Sir Tim Berners-Lee—who calls Open Up! “a great meeting place for those interested, a window onto the state of the art, and a place to set new directions for the future”— is not the only person encouraged by the developments in the open government space in general, and the Open Up! conference in particular.

Ian Steadman, writing for conference co-sponsor Wired, highlights the importance of events like Open Up! in keeping up with “the fast-moving field of government accountability.” Because of stakeholders and innovators like those attending the conference, we live “in a world where citizens are increasingly able to use new technology to both engage with, and keep tabs on, those in power.”

Conference attendee William Perrin of Indigo Trust previews the conference by discussing the creation of an “accountability stack” through open data. He argues that for “good governance enablers,” like parliament, judiciary, media and civil society, to be successful, basic information is required about each component. As this information accumulates, an accountability stack comes into existence. While clearly optimistic, Perrin believes that the greatest challenge to open data is to remain comprehensible—the so-called “geek stuff,” while essential, should remain in the background “and subservient to citizen needs.” One of the benefits of the Open Up! conference is that it not only highlights the theory and potential of open data, but also offers “clear, crisp examples…to demonstrate what this stuff is for.”

James Deane of BBC’s Media Action blog notes that Open Up! is indicative not of an entirely new phenomenon melding technology and good governance, but rather that line of thinking’s move to the spotlight. Advancing development through technology, he argues, “is no new discussion,” but, evidenced by open government initiatives, “this issue is moving at last from the periphery of development strategies toward the heart of it.” Just as technology aiding governance is not an entirely new idea, only one that seems to be gaining notable traction of late, Deane believes that open government can reach its potential with the help of “fairly large and traditional” organizations like his own BBC, not just young, small, disruptive innovators. Open data is for everybody after all.

On the DFID blog, Ian Attfield previews Open Up! in a post on open data projects in Tanzania. Again demonstrating how open data can help solve central problems in developing nations, Attfield discusses Twaweza (We Can!) a UK-funded initiative with projects focused on sharing data from learning outcome surveys and citizen response panels, to name only two. DARAJA, another Tanzanian venture, uses real-time open data “to learn from the challenges in tracking rural water pump planning and operation.”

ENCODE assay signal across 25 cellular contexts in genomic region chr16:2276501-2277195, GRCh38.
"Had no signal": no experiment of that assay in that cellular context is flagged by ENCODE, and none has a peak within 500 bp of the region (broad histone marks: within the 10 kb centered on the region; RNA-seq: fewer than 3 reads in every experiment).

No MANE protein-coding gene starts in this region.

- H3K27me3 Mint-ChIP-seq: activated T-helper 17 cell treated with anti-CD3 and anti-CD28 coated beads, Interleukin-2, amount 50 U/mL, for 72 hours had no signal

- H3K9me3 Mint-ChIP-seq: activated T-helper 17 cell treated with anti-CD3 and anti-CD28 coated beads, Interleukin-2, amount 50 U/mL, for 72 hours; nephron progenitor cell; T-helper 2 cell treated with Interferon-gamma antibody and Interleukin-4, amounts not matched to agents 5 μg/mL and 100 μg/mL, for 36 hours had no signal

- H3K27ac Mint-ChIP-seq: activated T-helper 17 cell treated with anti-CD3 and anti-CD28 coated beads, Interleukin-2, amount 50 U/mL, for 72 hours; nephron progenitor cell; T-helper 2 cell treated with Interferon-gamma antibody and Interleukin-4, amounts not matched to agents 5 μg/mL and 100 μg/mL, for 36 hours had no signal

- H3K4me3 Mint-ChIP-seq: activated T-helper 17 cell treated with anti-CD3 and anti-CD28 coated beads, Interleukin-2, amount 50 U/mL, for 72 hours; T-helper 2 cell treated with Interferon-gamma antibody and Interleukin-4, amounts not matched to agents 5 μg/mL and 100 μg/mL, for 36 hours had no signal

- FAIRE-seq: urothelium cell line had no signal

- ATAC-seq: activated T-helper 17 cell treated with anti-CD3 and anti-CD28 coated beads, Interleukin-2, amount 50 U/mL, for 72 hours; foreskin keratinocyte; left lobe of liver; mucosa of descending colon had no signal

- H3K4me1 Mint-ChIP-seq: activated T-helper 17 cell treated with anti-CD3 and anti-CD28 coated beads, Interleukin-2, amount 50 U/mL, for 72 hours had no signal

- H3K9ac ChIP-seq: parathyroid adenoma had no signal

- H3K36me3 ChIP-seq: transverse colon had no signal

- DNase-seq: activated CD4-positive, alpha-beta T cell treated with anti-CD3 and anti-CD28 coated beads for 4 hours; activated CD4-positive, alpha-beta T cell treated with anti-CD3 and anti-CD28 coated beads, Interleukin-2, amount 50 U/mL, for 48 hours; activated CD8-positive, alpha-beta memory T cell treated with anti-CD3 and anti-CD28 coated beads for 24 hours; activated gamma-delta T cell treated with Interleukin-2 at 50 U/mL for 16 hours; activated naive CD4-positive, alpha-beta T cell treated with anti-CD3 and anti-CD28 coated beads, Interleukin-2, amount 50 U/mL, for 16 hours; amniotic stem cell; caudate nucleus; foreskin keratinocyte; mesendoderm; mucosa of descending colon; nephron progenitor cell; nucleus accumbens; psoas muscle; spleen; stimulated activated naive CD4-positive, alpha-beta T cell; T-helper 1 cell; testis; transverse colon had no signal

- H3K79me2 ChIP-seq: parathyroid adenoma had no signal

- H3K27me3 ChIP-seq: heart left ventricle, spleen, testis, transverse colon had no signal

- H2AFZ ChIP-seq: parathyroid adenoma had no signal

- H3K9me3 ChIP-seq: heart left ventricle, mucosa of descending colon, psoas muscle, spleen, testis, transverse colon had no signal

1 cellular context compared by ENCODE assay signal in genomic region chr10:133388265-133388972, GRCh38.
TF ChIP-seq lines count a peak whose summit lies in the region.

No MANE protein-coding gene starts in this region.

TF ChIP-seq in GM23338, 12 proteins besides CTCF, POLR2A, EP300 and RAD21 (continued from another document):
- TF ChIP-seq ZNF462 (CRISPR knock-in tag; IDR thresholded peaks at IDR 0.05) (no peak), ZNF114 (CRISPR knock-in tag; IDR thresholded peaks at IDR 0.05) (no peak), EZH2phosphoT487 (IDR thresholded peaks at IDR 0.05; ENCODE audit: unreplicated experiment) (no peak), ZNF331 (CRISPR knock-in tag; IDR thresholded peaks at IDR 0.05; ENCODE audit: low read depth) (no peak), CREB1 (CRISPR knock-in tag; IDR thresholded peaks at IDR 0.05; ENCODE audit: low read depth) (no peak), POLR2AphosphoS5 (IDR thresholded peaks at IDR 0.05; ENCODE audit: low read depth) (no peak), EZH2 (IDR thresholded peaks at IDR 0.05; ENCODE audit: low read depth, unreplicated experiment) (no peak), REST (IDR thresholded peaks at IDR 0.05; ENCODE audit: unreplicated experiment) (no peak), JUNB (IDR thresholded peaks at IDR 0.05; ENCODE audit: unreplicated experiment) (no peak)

The official Number 10 website publicized the conference, with a particular focus on the ability of technology and transparent government to help “improve the lives of the poorest.” Prime Minister David Cameron recorded a brief opening to the conference, in which he describes his “Golden Thread” approach. He argues that the types of technology and policies discussed at Open Up! can help fortify the conditions that make up the Golden Thread and “enable open economies and open societies” to thrive: the rule of law, the absence of conflict and corruption, the presence of property rights and strong institutions.

Many sites also took up the story of UK International Development Secretary Justine Greening’s new commitment to technology used for development, first outlined at Open Up! The plan includes MyWorld—“a mobile survey to allow at least two million in the poorest countries to have a direct say in the future of international aid through their mobile phones”—a new Open Aid Information Platform to trace government spending; a collaboration with the World Wide Web Foundation committed to closing the digital divide; Making All Voices Count, a collaboration between DFID, Omidyar Network, USAID and the Sweden Government “to spot innovative ideas and make them work”; and a mechanism allowing Pakistanis “to report poor performing or corrupt officials direct to senior Ministers through their mobile phones.” The Press Association calls Greening’s plan a way for the “Internet to inspire poorest nations.” Public Service lauds the newly outlined commitment, with an article titled “UK to help 6 million in developing world through mobile.” Finally, The Next Web writer Jamillah Knowles calls Greening’s initiative a “formidable tech to-do list.”